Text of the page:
Noah’s Ark would be doing a big business in certain areas of the country right now. From flooding due to hurricanes to the foot or more of rain that seems to occur with every weather system, floods are flooding the news.
In response to the deluge, the Federal Emergency Management Agency (FEMA) has proposed stricter building regulations for flood-prone areas. The new rules come from an executive order issued by President Barack Obama on January 15, 2016. Floodplain Management Executive Order 13690 required higher levels of flood protection for federally funded projects to protect taxpayer money.
Specific standard changes
The standard in question is FEMA SID #43, which became effective June 6 of this year. It is already considered a working standard. Implementation impacts all projects that have not yet begun data development. Once complete, the data must have documentation that meets vertical accuracy requirements.
Those areas considered to have a high level of flood risk must have a 95% confidence level for vertical accuracy that is predicated on the typical slope of the land. For example, the flattest slope in a high flood risk area must have a vertical accuracy of 24.5cm (FVA or NVA)/36.3cm (CVA or VVA). LIDAR nominal pulse spacing is required to be less than or equal to two meters.
In comparison, all slopes within the low-risk zone are allowed vertical accuracies of 147cm/218cm and a LIDAR NPS of less than or equal to five meters.
The standard also states that if data is not available that meets the above requirements, then new elevation data must be obtained.
Why do we need stricter building codes?
FEMA is reacting to climate change and increased flood risk. All federal agencies must update their regulations and policies to implement the new rules. FEMA states that the new rules ensure projects built with federal money are higher and stronger than their predecessors.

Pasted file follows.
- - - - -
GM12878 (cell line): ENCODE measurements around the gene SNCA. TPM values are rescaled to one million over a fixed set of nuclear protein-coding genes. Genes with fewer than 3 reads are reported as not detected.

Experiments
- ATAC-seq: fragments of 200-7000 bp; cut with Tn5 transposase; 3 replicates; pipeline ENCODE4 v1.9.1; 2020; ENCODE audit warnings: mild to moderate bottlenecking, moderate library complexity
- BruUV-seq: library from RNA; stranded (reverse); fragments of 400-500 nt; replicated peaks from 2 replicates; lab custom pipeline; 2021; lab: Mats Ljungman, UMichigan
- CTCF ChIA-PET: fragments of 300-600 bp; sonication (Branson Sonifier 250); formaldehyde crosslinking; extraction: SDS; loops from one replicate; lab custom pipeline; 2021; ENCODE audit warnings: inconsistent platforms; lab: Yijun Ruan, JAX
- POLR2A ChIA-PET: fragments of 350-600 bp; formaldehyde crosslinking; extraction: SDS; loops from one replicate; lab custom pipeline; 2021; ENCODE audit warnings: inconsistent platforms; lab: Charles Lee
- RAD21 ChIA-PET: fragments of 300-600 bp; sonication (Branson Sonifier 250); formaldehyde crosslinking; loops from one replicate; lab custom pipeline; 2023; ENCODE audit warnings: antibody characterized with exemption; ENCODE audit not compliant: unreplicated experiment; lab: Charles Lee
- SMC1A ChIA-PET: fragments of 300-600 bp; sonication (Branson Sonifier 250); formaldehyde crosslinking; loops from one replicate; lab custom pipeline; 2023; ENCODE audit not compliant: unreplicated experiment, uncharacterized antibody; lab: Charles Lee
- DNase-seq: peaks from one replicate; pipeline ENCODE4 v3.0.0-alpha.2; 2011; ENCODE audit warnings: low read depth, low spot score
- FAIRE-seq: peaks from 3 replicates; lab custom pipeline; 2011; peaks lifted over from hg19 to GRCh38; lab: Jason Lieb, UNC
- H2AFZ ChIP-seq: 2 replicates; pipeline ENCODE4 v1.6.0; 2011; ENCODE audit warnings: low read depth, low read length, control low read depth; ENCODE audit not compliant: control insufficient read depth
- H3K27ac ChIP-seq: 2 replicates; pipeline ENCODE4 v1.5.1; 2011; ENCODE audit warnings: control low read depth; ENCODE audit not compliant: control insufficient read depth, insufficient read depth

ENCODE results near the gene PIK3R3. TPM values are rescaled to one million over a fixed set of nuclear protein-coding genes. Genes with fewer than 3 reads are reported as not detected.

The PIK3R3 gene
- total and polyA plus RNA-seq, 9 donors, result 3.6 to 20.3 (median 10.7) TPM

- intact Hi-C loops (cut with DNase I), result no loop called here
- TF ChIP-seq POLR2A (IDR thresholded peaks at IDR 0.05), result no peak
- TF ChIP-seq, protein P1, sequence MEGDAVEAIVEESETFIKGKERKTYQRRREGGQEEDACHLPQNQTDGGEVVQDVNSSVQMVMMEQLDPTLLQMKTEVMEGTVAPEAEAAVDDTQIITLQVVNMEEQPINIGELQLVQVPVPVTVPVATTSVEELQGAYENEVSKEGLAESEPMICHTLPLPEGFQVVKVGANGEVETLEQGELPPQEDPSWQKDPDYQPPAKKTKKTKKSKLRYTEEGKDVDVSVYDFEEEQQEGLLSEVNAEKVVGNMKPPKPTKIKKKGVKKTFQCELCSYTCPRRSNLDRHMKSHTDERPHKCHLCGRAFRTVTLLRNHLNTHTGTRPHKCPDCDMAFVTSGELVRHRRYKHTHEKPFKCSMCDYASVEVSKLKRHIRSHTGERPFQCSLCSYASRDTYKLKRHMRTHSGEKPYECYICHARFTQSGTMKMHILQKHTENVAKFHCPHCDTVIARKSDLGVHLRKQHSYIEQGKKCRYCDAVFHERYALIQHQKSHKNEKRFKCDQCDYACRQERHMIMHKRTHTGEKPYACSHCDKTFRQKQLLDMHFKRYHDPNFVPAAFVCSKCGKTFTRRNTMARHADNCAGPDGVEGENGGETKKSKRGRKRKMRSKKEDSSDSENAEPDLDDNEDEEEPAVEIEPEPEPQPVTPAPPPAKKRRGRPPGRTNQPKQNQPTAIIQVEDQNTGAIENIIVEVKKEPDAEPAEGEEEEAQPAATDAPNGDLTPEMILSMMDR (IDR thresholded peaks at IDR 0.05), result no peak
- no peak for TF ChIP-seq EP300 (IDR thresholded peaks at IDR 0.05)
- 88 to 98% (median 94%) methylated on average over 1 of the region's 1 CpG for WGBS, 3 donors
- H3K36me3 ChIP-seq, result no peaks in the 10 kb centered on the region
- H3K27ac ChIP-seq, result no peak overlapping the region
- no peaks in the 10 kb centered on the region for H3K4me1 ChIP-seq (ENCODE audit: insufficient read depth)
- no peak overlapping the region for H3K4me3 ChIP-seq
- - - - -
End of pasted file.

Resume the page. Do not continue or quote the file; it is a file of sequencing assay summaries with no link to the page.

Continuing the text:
There have been disputes about floodplain calculations used as a basis for the proposed new rules. FEMA redrew the maps after Superstorm Sandy in 2012 hit New York and New Jersey with such force. Once the maps were modified, many communities disputed their inclusion in a FEMA defined floodplain and argued to change their status.
Meanwhile, New York City officials developed their own maps, resulting in over 26,000 structures and 170,000 residents being displaced from newly labeled flood zones. The Department of Housing and Urban Development (HUD), along with other agencies, are expected to release their own Federal Flood Risk Management Standard to comply with the higher standard set by FEMA. A couple of programs formed to meet the challenge are the Hazard Mitigation Grant Program and the Flood Mitigation Assistance Program.
Who is impacted by the changes?
The proposed changes are mandatory only for FEMA federally funded projects. In other words, “Actions where FEMA funds are used for new construction, substantial improvement, or to address substantial damage to structures or facilities.”
The most impact will be felt by transportation projects, the construction industry, and anyone receiving FEMA emergency funds for rebuilding. The new standards do not apply to non-grant components of any flood insurance policies and have no effect on the National Floor Insurance Program’s flood insurance maps.